Henry James, The Turn of the Screw


Manesse Bibliothek der Weltliteratur, published in 2010


Henry James (1843-1916) is born into a wealthy American family, who counts intellectuals and writers like Ralph Waldo Emerson among their acquaintances. After dropping out of Harvard, where he studied law, James is drawn to Europe. In 1875 he settles down in England for good and even obtains English citizenship towards the end of his life.


It is within this cultural framework that many of his works play out. At the heart of his novel “The American” or the novella “Daisy Miller” is the life of Europe’s high society – in Paris, Rome, or the Swiss health resort Vevey on Lake Geneva. This is where old European nobility and the American new rich collide, a potentially scandalous encounter in view of the diverging values and different etiquettes. James, who throughout his life undertakes extensive journeys across Europe, is more than familiar with the stations of the “Grand Tour”.


The complete oeuvre of this remarkably productive writer comprises 20 novels, more than 100 novellas and 12 plays. “The Turn of the Screw”, next to “Daisy Miller”, is one of James’ most famous novellas. Benjamin Britten wrote an eponymous chamber opera based on the story in 1954.


The novella tells the story of a young governess, who is employed to take care of the education of the two orphans Miles and Flora by their wealthy legal guardian. But the more time the young woman spends at the country house Bly, the more uncanny the children grow. The housekeeper, Mrs Grose, claims the house is haunted by the ghosts of two former employees, Miss Jessel and Peter Quint, who had an affair back in the days. Strange events arouse the suspicion in the governess that the children are communicating with the ghosts of the deceased.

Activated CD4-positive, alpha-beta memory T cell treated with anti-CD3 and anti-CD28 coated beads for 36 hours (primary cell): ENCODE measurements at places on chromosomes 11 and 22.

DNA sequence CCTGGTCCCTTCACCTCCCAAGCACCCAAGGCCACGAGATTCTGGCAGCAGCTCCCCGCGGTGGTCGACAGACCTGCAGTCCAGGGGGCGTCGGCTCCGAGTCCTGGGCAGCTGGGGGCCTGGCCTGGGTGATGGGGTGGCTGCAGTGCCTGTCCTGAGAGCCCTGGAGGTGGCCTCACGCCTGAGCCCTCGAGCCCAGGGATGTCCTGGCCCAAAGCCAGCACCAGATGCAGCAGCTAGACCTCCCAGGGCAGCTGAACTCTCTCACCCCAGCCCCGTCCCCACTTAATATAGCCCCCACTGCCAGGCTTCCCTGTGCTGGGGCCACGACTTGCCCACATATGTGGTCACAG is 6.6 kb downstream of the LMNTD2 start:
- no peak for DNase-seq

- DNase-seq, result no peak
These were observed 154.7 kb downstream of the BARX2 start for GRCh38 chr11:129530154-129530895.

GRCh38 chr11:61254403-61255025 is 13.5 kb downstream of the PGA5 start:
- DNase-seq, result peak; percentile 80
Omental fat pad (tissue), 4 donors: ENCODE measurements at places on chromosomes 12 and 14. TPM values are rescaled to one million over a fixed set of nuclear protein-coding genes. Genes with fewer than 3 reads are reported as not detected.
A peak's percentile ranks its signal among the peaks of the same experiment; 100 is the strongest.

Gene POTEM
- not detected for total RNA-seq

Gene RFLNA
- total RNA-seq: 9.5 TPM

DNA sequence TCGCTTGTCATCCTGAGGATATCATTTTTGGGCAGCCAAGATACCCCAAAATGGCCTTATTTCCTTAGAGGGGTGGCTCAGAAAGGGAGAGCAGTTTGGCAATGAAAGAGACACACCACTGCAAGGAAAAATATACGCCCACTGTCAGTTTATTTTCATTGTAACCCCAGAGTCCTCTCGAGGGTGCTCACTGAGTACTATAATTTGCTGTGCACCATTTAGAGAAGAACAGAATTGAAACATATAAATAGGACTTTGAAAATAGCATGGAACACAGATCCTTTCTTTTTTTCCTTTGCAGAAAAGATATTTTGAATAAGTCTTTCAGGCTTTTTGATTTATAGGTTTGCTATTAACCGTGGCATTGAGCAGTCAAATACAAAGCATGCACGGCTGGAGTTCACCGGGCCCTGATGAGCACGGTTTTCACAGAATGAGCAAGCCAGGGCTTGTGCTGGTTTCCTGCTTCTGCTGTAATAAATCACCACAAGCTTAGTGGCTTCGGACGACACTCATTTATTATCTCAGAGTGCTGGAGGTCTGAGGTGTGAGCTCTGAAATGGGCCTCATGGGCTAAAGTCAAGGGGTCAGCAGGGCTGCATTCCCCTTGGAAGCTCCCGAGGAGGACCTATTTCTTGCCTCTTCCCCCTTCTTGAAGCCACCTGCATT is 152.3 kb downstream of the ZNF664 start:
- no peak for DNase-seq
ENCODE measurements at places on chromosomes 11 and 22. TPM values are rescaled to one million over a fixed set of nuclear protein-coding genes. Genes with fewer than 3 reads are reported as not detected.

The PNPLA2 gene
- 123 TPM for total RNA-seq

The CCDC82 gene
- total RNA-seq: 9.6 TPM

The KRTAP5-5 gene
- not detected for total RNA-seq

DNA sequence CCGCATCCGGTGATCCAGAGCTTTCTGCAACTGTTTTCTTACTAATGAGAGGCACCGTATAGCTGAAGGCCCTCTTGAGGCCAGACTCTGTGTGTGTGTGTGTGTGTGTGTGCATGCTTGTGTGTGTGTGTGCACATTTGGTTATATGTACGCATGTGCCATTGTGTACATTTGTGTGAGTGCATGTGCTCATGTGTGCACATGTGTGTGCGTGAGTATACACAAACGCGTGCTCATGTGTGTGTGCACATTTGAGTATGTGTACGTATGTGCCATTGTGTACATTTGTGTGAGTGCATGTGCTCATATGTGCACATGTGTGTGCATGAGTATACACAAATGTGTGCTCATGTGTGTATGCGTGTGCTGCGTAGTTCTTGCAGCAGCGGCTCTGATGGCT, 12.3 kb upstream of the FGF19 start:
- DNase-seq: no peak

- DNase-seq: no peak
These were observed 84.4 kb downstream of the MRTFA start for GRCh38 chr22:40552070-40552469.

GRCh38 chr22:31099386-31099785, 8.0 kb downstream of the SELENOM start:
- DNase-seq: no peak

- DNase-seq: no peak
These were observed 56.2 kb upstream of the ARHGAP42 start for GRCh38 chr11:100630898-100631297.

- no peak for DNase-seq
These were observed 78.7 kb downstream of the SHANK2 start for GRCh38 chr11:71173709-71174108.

Countless literary theorists have worked on “The Turn of the Screw”, trying to explain the workings of this unique literary text as precisely as they could or resolve its mysterious plot. A popular explanation of the fictional events reverts to Freudian psychoanalysis in order to discredit the governess and suggests that the spooky goings-on at Bly are solely the product of her overactive imagination, stimulated by her repressed sexual desires. While the supernatural events are explained rationally in this case, as an invention of the human mind, another theory prefers Tzvetan Todorov’s concept of the fantastic. Following this interpretation, we can never really dissolve the uncertainty created by the text, never know whether the events are real or imagined. And it is this indissoluble uncertainty which makes the text so fascinating. Theory or no theory, James’ novella is a terrific pleasure to read.


In the Anglophone world, Henry James is a cult author and one of the most important literary figures of realism on the one hand, a precursor of modernism on the other hand. To German readers he is far less well-known. Book series such as the Manesse Bibliothek der Weltliteratur help to promote his works and make them known also to a German-speaking audience.


by Teresa Teklić


Signet Sunflower Foundation